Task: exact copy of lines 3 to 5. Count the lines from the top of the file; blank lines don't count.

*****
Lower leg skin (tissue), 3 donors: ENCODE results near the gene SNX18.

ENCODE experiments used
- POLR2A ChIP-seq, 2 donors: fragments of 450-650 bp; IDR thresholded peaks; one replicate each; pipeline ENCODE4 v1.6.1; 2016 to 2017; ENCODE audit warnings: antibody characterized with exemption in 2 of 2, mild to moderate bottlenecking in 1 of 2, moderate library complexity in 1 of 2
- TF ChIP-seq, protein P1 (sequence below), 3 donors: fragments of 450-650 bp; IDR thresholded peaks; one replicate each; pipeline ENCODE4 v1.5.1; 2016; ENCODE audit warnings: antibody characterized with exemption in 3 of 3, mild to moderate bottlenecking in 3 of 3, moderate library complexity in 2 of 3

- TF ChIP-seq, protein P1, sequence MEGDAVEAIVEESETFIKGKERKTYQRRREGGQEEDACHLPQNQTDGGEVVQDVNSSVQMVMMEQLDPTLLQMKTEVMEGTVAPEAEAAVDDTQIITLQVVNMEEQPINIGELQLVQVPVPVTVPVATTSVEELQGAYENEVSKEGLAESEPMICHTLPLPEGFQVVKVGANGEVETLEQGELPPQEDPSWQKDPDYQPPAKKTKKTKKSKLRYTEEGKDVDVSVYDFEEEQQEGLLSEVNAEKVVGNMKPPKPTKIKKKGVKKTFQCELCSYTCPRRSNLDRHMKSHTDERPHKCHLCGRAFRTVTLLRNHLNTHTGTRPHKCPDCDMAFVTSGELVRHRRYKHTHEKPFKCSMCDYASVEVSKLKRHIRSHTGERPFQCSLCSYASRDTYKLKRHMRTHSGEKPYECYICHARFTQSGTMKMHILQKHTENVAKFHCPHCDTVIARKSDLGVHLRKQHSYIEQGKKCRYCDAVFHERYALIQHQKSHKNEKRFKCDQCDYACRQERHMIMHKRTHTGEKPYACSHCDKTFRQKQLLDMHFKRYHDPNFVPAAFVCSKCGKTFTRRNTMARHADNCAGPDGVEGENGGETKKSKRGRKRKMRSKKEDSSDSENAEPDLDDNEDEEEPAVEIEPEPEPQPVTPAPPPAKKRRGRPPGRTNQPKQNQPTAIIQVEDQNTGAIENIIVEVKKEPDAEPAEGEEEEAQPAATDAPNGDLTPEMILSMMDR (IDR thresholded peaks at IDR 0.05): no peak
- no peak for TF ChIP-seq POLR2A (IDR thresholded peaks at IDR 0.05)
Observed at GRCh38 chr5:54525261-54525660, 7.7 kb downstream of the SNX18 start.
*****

- POLR2A ChIP-seq, 2 donors: fragments of 450-650 bp; IDR thresholded peaks; one replicate each; pipeline ENCODE4 v1.6.1; 2016 to 2017; ENCODE audit warnings: antibody characterized with exemption in 2 of 2, mild to moderate bottlenecking in 1 of 2, moderate library complexity in 1 of 2
- TF ChIP-seq, protein P1 (sequence below), 3 donors: fragments of 450-650 bp; IDR thresholded peaks; one replicate each; pipeline ENCODE4 v1.5.1; 2016; ENCODE audit warnings: antibody characterized with exemption in 3 of 3, mild to moderate bottlenecking in 3 of 3, moderate library complexity in 2 of 3

- TF ChIP-seq, protein P1, sequence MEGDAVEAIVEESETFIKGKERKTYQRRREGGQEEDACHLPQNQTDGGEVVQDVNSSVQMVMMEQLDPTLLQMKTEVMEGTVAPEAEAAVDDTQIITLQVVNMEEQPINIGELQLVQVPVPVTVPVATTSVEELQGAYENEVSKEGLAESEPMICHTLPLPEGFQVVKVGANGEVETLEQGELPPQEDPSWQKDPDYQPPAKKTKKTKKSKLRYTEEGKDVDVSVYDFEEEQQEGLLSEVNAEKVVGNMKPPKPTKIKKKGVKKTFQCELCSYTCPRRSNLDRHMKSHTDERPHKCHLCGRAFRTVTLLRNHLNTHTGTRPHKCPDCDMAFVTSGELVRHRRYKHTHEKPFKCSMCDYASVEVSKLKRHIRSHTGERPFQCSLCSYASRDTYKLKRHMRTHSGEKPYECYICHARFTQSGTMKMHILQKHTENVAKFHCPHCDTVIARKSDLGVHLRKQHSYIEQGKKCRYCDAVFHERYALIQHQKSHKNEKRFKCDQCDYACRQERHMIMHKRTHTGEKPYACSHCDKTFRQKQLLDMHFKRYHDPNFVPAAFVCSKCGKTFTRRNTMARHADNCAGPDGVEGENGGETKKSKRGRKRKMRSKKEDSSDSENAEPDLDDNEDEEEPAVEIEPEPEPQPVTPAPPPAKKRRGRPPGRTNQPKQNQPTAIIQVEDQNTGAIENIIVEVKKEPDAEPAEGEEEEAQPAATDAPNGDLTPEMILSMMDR (IDR thresholded peaks at IDR 0.05): no peak